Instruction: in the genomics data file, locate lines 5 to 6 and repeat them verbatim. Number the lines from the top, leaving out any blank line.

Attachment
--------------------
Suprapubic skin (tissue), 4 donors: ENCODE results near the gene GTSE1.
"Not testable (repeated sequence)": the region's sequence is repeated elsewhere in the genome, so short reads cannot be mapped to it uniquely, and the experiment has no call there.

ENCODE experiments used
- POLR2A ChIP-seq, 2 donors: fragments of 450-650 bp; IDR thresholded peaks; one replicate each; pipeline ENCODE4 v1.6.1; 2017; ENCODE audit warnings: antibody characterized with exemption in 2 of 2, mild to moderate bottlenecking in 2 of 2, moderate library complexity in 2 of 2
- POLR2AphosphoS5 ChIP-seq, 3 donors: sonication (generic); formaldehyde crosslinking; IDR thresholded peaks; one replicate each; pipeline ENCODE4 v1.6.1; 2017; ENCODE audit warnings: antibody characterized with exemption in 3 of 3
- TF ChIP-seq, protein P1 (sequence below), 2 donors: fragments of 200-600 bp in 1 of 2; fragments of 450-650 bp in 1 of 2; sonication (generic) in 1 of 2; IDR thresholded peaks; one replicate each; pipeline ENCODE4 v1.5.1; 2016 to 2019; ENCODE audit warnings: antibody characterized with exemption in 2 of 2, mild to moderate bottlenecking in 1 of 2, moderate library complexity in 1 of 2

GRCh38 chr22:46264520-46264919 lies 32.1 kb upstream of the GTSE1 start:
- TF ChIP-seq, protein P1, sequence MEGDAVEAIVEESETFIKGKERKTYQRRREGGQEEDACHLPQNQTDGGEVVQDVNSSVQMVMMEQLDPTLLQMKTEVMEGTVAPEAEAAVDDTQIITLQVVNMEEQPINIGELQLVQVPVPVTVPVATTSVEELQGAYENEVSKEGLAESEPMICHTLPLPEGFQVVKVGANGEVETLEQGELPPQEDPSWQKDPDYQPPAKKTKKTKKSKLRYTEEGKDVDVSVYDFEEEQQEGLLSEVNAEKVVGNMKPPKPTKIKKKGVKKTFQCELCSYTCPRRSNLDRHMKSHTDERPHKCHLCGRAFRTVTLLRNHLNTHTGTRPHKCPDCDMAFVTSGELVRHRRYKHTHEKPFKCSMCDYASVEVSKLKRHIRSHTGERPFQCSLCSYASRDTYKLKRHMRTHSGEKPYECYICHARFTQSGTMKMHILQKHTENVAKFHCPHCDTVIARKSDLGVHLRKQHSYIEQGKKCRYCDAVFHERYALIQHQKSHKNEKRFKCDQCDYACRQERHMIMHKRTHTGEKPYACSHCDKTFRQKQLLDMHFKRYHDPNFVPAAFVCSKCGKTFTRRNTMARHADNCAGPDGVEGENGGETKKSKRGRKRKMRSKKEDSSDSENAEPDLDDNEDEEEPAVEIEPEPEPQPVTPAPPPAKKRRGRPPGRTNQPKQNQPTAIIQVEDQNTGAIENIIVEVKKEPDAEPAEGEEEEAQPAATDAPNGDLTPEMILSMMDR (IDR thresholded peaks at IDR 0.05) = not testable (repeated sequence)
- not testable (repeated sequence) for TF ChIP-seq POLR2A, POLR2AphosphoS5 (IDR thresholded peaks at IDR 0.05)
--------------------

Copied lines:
- POLR2AphosphoS5 ChIP-seq, 3 donors: sonication (generic); formaldehyde crosslinking; IDR thresholded peaks; one replicate each; pipeline ENCODE4 v1.6.1; 2017; ENCODE audit warnings: antibody characterized with exemption in 3 of 3
- TF ChIP-seq, protein P1 (sequence below), 2 donors: fragments of 200-600 bp in 1 of 2; fragments of 450-650 bp in 1 of 2; sonication (generic) in 1 of 2; IDR thresholded peaks; one replicate each; pipeline ENCODE4 v1.5.1; 2016 to 2019; ENCODE audit warnings: antibody characterized with exemption in 2 of 2, mild to moderate bottlenecking in 1 of 2, moderate library complexity in 1 of 2